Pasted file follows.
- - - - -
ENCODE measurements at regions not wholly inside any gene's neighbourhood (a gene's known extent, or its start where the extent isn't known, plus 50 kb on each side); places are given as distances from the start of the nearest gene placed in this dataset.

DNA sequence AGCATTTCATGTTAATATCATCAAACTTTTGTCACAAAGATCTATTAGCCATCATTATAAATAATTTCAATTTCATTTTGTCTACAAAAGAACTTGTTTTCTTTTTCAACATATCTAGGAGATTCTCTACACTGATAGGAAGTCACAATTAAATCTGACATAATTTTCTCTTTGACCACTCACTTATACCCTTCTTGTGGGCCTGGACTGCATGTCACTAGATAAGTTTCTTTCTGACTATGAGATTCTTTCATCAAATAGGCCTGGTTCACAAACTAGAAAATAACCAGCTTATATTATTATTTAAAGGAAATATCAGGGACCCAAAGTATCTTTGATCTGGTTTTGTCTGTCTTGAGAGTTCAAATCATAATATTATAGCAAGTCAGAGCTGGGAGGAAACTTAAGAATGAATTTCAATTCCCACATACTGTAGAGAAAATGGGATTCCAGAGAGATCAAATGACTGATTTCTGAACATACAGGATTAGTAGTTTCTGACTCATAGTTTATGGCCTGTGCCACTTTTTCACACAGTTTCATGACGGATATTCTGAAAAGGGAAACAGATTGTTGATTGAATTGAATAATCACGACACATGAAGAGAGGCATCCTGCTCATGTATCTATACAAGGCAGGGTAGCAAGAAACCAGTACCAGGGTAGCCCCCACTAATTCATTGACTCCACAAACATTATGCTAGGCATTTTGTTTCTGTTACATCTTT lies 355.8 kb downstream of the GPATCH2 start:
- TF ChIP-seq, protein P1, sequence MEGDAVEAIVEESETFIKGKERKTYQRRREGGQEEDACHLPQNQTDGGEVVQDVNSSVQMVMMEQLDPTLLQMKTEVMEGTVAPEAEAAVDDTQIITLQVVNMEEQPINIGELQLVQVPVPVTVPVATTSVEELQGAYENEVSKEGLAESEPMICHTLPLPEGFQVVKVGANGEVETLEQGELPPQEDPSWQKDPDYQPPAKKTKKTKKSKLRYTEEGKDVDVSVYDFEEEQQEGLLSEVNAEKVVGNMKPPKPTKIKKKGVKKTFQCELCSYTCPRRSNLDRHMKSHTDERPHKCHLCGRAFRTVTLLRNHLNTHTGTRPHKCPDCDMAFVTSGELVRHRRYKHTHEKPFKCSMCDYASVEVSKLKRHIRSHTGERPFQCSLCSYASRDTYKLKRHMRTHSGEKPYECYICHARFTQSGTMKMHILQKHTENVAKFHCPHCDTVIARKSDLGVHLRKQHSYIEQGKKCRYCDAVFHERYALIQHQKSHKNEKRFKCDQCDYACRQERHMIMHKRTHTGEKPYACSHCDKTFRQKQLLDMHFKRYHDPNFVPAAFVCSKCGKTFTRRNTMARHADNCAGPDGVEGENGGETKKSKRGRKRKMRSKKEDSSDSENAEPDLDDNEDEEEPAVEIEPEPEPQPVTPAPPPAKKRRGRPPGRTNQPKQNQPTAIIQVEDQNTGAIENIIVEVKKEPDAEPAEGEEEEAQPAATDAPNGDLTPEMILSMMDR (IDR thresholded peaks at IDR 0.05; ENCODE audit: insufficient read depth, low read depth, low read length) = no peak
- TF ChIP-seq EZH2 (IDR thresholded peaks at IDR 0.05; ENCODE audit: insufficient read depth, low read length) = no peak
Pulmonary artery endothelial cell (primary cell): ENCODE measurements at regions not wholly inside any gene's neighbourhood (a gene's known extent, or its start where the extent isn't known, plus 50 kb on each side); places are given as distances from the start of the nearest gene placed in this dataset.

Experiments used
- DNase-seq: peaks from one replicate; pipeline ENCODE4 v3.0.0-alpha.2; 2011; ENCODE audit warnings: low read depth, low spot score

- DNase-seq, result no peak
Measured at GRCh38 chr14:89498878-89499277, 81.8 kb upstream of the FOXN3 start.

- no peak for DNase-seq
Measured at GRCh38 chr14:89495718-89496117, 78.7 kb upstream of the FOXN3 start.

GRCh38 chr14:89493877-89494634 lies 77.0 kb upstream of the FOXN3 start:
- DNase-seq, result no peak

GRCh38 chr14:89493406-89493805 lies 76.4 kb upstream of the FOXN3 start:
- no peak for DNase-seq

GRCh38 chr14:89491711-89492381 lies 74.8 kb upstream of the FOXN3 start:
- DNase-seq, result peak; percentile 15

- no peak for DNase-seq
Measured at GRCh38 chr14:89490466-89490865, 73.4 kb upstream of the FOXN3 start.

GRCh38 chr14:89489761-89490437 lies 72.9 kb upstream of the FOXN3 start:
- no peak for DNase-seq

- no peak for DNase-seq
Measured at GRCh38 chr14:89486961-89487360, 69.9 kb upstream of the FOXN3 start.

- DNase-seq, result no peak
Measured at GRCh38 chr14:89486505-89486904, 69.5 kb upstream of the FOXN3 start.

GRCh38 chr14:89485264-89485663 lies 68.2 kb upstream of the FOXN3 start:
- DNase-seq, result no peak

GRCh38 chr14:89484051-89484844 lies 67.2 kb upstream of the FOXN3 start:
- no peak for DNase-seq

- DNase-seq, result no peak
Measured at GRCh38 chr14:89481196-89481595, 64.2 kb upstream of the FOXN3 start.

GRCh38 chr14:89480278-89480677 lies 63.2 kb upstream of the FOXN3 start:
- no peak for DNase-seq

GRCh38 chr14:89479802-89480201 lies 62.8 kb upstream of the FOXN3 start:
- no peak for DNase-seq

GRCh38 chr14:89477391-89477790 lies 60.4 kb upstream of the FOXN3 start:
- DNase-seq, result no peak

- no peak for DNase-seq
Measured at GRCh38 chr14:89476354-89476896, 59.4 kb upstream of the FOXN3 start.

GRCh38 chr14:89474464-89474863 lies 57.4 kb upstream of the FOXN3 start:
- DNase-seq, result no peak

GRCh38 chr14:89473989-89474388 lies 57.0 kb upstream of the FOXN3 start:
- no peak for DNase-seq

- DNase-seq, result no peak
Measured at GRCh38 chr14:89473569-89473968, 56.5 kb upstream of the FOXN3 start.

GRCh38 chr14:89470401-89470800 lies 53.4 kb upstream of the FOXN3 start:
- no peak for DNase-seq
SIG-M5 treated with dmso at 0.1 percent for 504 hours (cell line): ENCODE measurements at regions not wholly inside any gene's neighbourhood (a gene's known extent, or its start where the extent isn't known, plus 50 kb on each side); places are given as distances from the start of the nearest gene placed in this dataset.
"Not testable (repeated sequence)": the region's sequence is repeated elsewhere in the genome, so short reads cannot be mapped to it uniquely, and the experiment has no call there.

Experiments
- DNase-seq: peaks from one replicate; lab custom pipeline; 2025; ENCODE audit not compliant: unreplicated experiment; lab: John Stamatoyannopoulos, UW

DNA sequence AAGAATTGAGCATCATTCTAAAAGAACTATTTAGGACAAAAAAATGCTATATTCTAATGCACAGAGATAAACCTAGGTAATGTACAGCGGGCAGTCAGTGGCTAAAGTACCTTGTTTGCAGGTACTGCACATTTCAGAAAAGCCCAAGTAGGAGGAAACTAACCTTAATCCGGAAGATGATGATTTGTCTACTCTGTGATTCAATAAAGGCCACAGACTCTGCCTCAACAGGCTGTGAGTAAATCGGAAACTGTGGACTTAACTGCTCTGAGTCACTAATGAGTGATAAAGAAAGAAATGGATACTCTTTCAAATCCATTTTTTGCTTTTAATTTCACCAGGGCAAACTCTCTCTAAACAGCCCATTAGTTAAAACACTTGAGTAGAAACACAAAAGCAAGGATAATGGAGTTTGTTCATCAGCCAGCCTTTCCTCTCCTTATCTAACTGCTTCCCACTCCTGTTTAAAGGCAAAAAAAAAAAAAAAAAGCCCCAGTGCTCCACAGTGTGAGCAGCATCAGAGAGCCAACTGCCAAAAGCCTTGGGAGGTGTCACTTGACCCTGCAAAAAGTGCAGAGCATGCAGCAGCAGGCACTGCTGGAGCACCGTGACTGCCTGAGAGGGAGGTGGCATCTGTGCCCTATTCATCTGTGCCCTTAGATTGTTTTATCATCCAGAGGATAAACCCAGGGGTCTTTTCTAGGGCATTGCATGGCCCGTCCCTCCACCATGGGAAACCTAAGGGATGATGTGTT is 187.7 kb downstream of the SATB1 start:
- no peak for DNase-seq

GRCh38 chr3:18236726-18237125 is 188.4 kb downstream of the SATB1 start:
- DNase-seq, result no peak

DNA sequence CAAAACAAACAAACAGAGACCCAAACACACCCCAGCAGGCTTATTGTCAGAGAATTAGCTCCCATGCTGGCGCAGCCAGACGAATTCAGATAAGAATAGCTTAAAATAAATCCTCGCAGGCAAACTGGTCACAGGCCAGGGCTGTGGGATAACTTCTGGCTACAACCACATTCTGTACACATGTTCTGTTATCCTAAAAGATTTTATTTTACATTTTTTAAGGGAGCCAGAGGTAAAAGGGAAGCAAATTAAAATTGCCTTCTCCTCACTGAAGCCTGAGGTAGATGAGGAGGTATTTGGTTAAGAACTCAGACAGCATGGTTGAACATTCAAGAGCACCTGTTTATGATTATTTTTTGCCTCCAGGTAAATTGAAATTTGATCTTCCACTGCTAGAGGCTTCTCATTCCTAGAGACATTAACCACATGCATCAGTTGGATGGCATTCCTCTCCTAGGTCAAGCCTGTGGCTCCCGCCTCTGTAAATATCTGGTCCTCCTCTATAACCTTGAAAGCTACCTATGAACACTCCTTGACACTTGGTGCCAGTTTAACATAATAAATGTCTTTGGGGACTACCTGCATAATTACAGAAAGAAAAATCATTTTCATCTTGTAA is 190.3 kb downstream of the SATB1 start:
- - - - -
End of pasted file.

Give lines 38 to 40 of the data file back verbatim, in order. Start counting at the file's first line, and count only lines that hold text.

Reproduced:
- no peak for DNase-seq
Measured at GRCh38 chr14:89476354-89476896, 59.4 kb upstream of the FOXN3 start.

GRCh38 chr14:89474464-89474863 lies 57.4 kb upstream of the FOXN3 start: